However, this code will return the wrong result if DATEFIRST has a different value than you expected. Let's say you're visiting a branch office in Venice, Italy, and you run this code on one of its SQL Server machines. Because the default value for the Italian regional setting is 1, Monday is considered the first day of the week. So, if October 5 falls on a Sunday, DATEPART would return 7. If October 5 falls on a Monday, DATEPART would return 1, and so on. Thus, the code will return an incorrect result of Sunday.
Because I often write code that runs on multiple servers worldwide, I decided to write an algorithm that calculates a "normalized" value for the day of the week based on the current date and the DATEFIRST value. By "normalized" I mean something that will return a value of 1 for Monday, no matter what DATEFIRST is set to, so that code that's dependent on a day of the week will always work correctly on any SQL Server machine.
Trying to write the algorithm got pretty tricky pretty quickly, so I created the map in Figure 1.
Figure 1: Mapping what DATEPART will return for each possible DATEFIRST value
This map shows what DATEPART will return for each possible DATEFIRST (DF) value. In the first column, the numbers in parentheses are DATEFIRST's internal values—and the values I wanted to represent the days of the week.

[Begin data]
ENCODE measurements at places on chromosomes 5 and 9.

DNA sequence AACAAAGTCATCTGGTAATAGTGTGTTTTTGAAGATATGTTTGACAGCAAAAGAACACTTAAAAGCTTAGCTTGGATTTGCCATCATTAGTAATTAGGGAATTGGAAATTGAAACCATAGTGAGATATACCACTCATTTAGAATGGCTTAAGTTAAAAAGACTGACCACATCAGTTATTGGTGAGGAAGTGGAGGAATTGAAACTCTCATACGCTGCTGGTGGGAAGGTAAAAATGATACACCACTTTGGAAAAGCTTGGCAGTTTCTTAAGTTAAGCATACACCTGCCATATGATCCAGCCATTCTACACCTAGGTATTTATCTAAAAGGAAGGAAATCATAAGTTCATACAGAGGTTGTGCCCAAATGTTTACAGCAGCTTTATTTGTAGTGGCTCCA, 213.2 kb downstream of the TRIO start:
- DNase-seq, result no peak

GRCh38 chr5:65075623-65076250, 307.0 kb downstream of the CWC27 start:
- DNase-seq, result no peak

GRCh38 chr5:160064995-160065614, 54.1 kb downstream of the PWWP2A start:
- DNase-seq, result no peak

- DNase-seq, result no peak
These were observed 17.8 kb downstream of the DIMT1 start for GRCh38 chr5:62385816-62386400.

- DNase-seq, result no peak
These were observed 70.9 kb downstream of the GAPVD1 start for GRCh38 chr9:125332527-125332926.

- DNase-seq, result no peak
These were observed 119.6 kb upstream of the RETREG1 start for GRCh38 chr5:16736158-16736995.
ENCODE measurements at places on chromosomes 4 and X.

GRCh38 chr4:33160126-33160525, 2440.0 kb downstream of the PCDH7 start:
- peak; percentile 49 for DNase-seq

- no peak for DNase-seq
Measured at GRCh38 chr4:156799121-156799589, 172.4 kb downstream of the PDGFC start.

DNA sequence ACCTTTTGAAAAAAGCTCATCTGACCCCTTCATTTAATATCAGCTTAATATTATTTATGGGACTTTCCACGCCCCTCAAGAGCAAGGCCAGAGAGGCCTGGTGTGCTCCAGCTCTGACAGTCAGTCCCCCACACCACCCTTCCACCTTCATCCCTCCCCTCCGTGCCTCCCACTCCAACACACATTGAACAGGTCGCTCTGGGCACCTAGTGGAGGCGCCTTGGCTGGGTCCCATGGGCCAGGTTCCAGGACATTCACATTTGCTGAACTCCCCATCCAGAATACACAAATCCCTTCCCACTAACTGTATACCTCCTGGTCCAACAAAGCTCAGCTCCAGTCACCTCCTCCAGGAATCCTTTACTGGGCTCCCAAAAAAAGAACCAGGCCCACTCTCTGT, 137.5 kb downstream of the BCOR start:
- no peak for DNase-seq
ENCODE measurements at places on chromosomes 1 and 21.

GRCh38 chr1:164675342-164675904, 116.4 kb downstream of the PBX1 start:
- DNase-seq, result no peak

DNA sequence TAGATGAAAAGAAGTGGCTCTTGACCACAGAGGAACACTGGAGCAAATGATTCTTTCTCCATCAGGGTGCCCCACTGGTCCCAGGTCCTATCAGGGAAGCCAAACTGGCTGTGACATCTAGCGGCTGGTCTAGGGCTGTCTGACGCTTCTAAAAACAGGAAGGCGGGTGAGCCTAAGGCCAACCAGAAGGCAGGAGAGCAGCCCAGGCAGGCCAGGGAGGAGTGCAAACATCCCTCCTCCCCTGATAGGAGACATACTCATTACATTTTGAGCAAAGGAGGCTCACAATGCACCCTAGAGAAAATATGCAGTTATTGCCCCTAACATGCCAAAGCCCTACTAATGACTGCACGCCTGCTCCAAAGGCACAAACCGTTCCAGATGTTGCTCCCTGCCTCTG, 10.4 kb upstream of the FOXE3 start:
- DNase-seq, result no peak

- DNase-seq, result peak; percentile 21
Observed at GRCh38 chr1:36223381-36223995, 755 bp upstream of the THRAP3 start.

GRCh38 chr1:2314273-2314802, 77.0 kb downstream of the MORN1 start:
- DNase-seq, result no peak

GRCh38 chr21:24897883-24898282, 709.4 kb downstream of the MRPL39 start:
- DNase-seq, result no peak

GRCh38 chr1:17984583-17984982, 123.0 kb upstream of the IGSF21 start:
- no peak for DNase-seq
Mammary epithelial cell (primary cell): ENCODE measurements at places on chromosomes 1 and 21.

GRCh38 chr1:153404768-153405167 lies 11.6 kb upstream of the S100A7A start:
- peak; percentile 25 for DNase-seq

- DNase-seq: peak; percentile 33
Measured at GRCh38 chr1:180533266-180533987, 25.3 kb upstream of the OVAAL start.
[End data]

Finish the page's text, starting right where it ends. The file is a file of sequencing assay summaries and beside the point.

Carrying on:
Using the information in this map, I started experimenting with an equation to get DATEPART's return value back to the internal value (i.e., to "normalize" it). The equation I came up with is
((@SqlWeekDay + @SqlDateFirst - 1 - 1) % 7) + 1
where @SqlWeekDay is the value returned by DATEPART(dw, @SomeDate) and @SqlDateFirst is the value returned by @@DATEFIRST. I incorporated the equation into the dbo.lmsf_MondayBasedWeekday function, which Listing 1 shows.
Listing 1: The dbo.lmsf_MondayBasedWeekday Function
This function returns a "normalized" Monday-based day of the week, as if DATEFIRST is set to 1. It will always return 1 for Monday, 2 for Tuesday, and so on, no matter what region you're in and no matter what DATEFIRST has been set to.